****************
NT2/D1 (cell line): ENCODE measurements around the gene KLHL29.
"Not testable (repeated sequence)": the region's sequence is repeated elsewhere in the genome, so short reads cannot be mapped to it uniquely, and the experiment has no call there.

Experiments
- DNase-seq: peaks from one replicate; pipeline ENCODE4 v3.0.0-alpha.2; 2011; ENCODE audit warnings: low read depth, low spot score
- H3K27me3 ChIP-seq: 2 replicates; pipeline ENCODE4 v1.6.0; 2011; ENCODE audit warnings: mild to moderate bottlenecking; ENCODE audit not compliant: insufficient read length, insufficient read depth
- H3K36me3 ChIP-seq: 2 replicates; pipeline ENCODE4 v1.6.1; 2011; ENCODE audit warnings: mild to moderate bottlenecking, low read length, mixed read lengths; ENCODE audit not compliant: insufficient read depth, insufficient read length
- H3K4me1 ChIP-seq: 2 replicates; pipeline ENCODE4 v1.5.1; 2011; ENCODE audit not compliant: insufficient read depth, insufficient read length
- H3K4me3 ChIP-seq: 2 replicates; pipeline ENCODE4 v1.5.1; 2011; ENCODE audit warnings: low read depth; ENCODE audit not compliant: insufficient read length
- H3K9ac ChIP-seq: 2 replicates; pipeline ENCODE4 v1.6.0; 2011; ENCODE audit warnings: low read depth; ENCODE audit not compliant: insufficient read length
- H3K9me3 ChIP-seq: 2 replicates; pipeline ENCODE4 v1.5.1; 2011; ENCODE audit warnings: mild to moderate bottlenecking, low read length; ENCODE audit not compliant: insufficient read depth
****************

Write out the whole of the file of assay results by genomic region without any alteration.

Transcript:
NT2/D1 (cell line): ENCODE measurements around the gene KLHL29.
"Not testable (repeated sequence)": the region's sequence is repeated elsewhere in the genome, so short reads cannot be mapped to it uniquely, and the experiment has no call there.

Experiments
- DNase-seq: peaks from one replicate; pipeline ENCODE4 v3.0.0-alpha.2; 2011; ENCODE audit warnings: low read depth, low spot score
- H3K27me3 ChIP-seq: 2 replicates; pipeline ENCODE4 v1.6.0; 2011; ENCODE audit warnings: mild to moderate bottlenecking; ENCODE audit not compliant: insufficient read length, insufficient read depth
- H3K36me3 ChIP-seq: 2 replicates; pipeline ENCODE4 v1.6.1; 2011; ENCODE audit warnings: mild to moderate bottlenecking, low read length, mixed read lengths; ENCODE audit not compliant: insufficient read depth, insufficient read length
- H3K4me1 ChIP-seq: 2 replicates; pipeline ENCODE4 v1.5.1; 2011; ENCODE audit not compliant: insufficient read depth, insufficient read length
- H3K4me3 ChIP-seq: 2 replicates; pipeline ENCODE4 v1.5.1; 2011; ENCODE audit warnings: low read depth; ENCODE audit not compliant: insufficient read length
- H3K9ac ChIP-seq: 2 replicates; pipeline ENCODE4 v1.6.0; 2011; ENCODE audit warnings: low read depth; ENCODE audit not compliant: insufficient read length
- H3K9me3 ChIP-seq: 2 replicates; pipeline ENCODE4 v1.5.1; 2011; ENCODE audit warnings: mild to moderate bottlenecking, low read length; ENCODE audit not compliant: insufficient read depth